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Calculation the resistance of a spherical shape

  1. Aug 18, 2010 #1
    hello there!
    I was reading about ohm rule in a MIT physics course and they calculate the resistance of a nested spherical shells like this :

    attachment.php?attachmentid=27628&stc=1&d=1282143758.jpg

    and they but the microscopic form of ohm's law which is :
    [tex]J=\sigma_q E[/tex]
    and
    [tex]I=A J[/tex]
    so
    [tex]I=(4 \pi r^2 ) (\sigma_q E)[/tex]
    and
    [tex]E=-\frac{\partial V}{\partial r}[/tex]
    and he said that the potential must be like this form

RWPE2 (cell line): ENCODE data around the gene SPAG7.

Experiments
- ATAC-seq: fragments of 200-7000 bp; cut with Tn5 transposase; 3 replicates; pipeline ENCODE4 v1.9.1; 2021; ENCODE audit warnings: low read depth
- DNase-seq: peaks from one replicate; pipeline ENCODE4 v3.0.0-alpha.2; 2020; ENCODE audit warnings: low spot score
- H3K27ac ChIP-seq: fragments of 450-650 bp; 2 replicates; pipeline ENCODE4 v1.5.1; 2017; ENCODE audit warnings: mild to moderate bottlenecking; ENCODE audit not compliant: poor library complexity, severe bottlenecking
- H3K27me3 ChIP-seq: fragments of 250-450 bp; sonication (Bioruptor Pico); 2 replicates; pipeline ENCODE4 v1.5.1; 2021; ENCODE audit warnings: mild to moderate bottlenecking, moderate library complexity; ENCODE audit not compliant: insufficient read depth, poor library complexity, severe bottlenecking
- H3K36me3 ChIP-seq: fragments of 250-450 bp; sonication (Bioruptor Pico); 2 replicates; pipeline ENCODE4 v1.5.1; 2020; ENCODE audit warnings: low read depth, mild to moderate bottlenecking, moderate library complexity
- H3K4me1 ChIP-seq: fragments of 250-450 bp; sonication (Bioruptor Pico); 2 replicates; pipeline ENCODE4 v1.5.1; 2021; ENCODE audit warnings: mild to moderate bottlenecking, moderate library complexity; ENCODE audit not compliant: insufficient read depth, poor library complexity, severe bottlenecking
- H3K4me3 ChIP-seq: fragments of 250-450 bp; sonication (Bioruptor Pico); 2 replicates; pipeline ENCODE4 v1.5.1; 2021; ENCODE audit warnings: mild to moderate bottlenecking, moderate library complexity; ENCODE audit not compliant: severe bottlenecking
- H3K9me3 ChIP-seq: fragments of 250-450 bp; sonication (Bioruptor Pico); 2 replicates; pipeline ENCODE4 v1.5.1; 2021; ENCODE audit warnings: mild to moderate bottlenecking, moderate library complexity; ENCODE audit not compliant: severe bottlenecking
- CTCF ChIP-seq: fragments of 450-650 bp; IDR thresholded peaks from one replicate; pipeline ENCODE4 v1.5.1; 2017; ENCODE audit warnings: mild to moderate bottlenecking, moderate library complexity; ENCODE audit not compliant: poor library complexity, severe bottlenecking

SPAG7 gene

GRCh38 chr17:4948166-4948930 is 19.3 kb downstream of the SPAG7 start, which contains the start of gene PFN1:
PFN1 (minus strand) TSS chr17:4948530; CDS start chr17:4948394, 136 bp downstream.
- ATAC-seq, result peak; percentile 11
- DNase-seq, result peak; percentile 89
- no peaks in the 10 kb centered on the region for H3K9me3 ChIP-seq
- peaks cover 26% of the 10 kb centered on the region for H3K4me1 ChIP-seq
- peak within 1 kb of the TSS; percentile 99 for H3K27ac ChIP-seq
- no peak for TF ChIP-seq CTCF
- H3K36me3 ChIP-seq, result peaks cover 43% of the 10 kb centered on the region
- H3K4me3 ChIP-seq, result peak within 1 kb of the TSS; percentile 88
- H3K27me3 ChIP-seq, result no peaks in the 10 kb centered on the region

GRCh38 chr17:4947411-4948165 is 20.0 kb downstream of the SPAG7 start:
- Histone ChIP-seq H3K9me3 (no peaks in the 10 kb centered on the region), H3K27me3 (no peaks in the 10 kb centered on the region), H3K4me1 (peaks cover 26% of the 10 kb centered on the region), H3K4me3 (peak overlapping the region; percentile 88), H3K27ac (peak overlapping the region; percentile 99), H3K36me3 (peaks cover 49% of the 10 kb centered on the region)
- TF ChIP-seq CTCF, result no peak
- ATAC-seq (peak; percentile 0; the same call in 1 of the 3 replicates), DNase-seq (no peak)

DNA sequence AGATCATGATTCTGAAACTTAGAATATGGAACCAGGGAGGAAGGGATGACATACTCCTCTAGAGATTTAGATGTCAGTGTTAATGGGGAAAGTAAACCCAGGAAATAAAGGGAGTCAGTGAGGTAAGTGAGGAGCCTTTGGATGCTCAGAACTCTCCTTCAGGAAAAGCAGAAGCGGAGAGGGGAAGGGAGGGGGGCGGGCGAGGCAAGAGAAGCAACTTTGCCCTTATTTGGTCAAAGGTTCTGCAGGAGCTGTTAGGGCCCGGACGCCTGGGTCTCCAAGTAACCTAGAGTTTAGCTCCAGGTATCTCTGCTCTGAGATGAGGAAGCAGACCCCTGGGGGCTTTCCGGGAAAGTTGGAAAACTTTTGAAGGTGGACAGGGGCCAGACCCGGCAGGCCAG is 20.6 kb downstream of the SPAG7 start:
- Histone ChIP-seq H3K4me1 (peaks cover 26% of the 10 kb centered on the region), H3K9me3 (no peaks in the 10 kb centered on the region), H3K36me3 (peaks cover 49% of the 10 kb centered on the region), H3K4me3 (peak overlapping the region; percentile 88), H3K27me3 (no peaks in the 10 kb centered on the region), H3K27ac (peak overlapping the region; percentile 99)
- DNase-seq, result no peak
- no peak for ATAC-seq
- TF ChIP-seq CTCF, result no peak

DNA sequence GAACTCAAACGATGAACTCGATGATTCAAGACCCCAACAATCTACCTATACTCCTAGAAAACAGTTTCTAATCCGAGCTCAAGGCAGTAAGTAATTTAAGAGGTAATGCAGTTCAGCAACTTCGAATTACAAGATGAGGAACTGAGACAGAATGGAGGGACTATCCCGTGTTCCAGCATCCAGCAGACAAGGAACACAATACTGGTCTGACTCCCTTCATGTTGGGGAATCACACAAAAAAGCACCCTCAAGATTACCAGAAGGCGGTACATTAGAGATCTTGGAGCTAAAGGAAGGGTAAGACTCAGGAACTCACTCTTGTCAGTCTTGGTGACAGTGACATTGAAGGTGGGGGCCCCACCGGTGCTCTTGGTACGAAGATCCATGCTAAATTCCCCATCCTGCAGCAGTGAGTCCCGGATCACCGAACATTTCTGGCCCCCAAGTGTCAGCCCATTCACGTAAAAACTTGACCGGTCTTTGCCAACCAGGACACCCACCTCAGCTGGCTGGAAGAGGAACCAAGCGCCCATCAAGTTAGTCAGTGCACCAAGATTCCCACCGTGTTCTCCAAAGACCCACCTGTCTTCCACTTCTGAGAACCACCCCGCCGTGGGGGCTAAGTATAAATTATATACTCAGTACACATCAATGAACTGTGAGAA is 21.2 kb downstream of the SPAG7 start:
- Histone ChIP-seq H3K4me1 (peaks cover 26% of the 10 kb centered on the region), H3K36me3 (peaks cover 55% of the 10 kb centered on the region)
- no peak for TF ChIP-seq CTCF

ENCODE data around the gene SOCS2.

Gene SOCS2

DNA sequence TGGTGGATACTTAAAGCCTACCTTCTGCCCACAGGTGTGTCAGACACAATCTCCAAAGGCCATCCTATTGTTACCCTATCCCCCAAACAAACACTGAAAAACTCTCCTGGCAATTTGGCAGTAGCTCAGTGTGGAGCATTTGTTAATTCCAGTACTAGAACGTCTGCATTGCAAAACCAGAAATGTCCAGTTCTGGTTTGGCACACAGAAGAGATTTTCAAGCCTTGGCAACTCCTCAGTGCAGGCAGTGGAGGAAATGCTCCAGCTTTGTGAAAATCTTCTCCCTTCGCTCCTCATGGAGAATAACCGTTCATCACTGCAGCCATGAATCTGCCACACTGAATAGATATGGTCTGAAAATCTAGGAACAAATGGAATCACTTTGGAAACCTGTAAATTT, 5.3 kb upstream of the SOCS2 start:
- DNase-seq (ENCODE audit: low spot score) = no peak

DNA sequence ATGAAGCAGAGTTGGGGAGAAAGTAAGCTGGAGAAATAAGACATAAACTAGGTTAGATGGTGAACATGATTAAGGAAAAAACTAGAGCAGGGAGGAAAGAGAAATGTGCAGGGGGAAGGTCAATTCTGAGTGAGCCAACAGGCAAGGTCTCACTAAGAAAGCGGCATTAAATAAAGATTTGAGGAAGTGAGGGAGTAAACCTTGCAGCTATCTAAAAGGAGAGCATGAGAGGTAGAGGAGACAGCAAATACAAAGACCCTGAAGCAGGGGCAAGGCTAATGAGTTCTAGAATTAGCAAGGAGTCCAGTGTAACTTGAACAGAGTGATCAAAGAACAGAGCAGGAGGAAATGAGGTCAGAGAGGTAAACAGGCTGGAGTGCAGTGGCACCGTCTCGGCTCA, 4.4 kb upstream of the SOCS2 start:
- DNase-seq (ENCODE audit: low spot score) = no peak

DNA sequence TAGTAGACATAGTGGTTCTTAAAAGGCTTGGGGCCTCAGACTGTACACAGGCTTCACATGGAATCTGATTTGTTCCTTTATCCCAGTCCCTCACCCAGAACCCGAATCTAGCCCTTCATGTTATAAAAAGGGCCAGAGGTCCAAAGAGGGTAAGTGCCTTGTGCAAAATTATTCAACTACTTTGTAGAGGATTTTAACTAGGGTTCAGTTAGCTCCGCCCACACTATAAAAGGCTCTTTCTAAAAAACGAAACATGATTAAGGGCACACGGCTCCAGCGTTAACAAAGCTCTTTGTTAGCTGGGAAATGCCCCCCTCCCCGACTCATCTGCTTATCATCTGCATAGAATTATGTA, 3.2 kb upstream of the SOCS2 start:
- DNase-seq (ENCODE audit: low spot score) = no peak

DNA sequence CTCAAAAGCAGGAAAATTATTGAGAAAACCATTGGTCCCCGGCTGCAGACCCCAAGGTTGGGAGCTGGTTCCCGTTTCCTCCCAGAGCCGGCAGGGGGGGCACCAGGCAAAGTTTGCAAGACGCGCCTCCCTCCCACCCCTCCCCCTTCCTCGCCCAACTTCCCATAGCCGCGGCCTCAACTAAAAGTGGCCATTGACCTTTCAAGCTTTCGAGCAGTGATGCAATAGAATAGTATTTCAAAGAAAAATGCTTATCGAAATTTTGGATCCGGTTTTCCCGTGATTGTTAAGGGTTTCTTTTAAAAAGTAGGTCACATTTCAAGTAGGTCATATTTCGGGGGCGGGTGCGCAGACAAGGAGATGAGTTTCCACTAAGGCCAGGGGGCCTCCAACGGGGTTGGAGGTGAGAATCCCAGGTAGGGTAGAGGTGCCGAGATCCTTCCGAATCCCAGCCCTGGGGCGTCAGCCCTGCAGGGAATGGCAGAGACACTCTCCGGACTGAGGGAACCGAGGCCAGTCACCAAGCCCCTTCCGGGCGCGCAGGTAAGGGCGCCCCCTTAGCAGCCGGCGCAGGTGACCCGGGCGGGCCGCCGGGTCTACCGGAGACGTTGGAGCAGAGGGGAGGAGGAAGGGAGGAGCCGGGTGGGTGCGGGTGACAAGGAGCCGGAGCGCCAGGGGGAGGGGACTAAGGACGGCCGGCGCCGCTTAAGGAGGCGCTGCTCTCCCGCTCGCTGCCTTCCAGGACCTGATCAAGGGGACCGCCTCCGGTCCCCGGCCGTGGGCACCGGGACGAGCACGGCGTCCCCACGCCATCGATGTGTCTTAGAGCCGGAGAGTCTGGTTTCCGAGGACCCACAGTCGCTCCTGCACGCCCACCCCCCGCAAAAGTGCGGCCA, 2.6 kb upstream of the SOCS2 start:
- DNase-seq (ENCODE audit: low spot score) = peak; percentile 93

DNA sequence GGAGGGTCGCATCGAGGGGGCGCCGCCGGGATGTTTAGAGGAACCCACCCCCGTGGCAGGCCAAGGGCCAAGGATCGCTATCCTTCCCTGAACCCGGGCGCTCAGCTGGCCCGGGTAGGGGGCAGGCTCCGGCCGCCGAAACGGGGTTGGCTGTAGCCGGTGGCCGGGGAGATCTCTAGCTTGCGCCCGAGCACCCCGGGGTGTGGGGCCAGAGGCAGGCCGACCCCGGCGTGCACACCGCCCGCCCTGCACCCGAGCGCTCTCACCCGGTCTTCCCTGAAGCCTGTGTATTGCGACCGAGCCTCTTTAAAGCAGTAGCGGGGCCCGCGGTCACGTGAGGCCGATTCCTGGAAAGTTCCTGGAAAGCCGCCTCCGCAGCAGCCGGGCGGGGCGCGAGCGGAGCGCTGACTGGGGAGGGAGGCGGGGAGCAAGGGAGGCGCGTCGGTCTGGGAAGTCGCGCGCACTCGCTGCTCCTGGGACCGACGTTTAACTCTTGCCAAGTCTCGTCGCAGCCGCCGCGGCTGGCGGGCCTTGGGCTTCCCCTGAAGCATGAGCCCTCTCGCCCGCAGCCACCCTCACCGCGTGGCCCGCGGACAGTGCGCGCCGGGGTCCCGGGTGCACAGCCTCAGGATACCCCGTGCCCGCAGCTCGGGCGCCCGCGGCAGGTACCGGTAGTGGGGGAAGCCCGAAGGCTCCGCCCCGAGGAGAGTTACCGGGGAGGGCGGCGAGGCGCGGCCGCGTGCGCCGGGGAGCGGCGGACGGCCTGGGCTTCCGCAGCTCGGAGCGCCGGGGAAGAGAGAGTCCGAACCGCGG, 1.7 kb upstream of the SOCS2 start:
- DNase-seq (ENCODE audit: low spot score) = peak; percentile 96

[tex]V=\frac{C}{r}+D[/tex]
    where : C and D are constant .
    so my question is what is this form and why he did that and i could calculate the potential easily :
    [tex]V_{ab}=\int E . dr[/tex].
    thank you
     

    Attached Files:

  2. jcsd
  3. Aug 18, 2010 #2
    For symmetry, the electric field is directed radially. Since there are no charges inside the conductor, the flux

    [tex]\Phi=4\pi r^2 E[/tex]

    must be constant. The difference of potential between a and b is

    [tex]\Delta V=\int_a^b\frac{\Phi dr}{4\pi r^2}=\frac{\Phi(b-a)}{4\pi ab}[/tex].

    But, as you said, [tex]I=\sigma\Phi[/tex], so

    [tex]\Delta V=\frac{I(b-a)}{4\pi ab\sigma}\equiv RI[/tex]

    and hence

    [tex]R=\frac{(b-a)}{4\pi ab\sigma}[/tex]
     
  4. Aug 18, 2010 #3
    thank you i think it is solved now .
     
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